Satellite image showing Subtropical Storm Nicole swirling east of Florida. Image: CIRA/RAMMB
Subtropical Storm Nicole, currently circling about 435 miles east of the Bahamas, is expected to intensify and hit Florida at or near hurricane intensity by midweek.
Why is this important: The storm’s intensity can be deceiving, as its large size is likely to make it a high-impact event with damaging coastal flooding, dangerous winds and heavy rain over a wide area.
Driving the news: The center of Subtropical Storm Nicole was located about 435 miles east of the northwest Bahamas at 4 p.m. ET. It was moving northwest at 9 miles per hour with maximum sustained winds of 45 mph.
- Subtropical storms are hybrid systems with characteristics of both tropical and non-tropical storms. Above all, they tend to have a large wind field, which will come into play with the impacts of the storm in Florida.
- The storm is expected to slowly intensify and develop into a tropical storm over the next two days. Eventually, Nicole is expected to become a Category 1 hurricane shortly before making landfall on Florida’s east coast somewhere near West Palm Beach between Wednesday and Thursday.
Yes, but: The landfall location is less important in the case of this storm, as its winds will reach all the way to the Georgian coast, causing high surf, beach erosion, flooding from storm surges, damaging winds and heavy rains.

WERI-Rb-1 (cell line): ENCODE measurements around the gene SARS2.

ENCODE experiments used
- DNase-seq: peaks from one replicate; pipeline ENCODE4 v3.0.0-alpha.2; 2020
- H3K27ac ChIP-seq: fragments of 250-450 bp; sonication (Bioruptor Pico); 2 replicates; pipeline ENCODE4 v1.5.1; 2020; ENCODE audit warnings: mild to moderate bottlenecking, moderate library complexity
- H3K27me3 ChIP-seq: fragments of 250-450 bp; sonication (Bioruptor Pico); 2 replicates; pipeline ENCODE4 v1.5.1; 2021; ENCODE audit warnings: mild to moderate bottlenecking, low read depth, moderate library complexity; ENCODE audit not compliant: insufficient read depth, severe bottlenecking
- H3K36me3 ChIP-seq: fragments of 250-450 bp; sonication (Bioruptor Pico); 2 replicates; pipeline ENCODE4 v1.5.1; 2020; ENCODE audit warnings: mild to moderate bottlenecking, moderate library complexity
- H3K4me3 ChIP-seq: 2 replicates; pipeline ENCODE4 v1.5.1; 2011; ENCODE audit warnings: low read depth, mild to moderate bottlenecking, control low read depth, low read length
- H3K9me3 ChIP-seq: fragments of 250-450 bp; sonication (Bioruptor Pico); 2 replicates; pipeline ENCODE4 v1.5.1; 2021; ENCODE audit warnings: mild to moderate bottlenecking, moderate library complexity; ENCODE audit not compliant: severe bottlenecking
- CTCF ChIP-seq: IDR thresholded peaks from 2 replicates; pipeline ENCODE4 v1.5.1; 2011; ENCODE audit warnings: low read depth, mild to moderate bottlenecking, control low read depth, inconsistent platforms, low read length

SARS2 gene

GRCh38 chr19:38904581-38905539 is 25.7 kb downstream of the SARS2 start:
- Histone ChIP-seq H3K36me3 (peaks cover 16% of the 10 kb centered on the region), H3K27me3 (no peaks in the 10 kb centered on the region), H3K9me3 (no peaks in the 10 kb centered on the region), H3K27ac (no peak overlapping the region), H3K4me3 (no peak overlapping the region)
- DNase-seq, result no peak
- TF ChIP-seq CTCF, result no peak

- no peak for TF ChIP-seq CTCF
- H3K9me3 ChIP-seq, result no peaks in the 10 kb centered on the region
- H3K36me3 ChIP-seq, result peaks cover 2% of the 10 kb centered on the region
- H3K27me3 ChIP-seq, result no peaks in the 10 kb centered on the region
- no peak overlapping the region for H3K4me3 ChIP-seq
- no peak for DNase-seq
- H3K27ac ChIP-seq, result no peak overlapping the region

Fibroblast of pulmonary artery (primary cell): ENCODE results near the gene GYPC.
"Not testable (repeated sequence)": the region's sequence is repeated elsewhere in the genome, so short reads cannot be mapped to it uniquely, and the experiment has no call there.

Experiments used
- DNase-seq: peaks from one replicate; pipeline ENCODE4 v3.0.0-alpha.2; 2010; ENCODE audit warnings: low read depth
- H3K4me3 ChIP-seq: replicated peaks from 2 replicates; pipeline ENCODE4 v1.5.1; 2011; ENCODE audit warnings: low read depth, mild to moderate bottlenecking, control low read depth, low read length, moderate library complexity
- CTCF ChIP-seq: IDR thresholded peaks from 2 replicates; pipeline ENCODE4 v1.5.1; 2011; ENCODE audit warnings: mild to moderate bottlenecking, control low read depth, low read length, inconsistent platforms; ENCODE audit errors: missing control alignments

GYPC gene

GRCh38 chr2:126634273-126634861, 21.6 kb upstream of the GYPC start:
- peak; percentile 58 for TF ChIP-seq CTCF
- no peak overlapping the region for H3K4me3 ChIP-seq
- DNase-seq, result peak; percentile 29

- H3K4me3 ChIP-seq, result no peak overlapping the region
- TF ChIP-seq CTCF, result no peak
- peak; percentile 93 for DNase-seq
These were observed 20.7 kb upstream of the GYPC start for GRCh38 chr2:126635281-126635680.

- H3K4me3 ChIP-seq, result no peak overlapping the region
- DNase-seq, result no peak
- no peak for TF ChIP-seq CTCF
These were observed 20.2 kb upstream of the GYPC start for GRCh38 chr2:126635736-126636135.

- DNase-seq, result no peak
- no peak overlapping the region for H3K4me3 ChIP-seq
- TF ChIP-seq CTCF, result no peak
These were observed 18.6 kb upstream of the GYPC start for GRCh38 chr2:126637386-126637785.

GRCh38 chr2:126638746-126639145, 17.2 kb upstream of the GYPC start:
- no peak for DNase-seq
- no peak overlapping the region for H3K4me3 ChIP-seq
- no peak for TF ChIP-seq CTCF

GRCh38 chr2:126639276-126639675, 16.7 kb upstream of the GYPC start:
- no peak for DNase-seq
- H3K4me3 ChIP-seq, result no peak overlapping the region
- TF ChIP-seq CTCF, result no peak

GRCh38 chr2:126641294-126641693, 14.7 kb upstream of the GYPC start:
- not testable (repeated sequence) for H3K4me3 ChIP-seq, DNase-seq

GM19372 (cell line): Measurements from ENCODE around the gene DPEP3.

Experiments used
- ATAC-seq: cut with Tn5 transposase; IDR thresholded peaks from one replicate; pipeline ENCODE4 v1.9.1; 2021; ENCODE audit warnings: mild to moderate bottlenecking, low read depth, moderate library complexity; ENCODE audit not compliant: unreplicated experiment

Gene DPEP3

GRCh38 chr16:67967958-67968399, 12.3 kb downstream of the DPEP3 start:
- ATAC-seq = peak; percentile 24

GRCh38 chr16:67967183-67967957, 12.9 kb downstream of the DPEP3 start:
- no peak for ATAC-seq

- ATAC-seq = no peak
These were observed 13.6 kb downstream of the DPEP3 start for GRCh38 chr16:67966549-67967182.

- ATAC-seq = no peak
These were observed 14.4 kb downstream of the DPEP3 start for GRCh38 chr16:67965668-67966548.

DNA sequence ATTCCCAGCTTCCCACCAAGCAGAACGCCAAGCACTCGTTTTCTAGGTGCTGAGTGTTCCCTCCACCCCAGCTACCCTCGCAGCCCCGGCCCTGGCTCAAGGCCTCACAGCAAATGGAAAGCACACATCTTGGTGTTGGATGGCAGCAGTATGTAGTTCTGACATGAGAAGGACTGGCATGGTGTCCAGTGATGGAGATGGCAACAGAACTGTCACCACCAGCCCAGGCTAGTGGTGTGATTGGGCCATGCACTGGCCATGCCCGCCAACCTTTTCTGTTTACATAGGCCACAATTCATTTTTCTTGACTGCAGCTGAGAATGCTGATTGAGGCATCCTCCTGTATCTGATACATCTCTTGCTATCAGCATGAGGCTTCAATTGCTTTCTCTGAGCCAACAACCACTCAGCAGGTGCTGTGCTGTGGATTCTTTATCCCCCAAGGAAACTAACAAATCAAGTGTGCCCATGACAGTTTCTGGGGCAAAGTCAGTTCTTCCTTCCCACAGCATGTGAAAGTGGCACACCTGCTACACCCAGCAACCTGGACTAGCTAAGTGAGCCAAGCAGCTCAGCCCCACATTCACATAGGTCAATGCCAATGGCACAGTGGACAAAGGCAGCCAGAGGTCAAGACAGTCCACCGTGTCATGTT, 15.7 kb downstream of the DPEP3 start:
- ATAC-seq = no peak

- If Nicole lands as a hurricane, it would be the last such storm to hit Florida, according to Michael Lowry, hurricane specialist and storm surge expert with WPLG-TV in Miami.
Enlarge: Governor Ron DeSantis said Monday a state of emergency in 34 counties “with great caution” to allow residents to prepare the necessary resources in case the subtropical storm gains strength.
- “While this storm does not, at this time, appear to be getting much stronger, I urge all Floridians to be prepared and listen to announcements from local emergency management officials,” DeSantis said in a statement.
The National Hurricane Center issued a hurricane watch for the east coast of Florida from the Volusia County line with Brevard County to Hallandale Beach and for Lake Okeechobee.
- A storm surge watch is in effect from the east coast of Georgia south to Hallandale Beach, Florida.
- The NHC said hurricane conditions are possible from southeast to east-central Florida starting Wednesday, while tropical storm conditions can be expected starting Wednesday over much of Florida. and Georgia.
- “Dangerous storm surge is possible in parts of the northwest Bahamas, much of the east coast of Florida and parts of the Georgian coast,” the NHC said in a discussion of the forecast. “The storm surge will be accompanied by significant and destructive waves.”
Between the lines: NHC forecasters advise against focusing on Nicole’s track, saying the storm “is expected to be a large storm with hazards extending well north of the center and out of the cone, and affecting much of the Florida peninsula and parts of southeastern US
- Much of Florida, particularly areas along the east coast, will also be at risk of urban and riverine flooding from the storm, as it moves slowly across the state and then turns north towards the southeast coast.
Editor’s Note: This story has been updated with a statement from Ron DeSantis.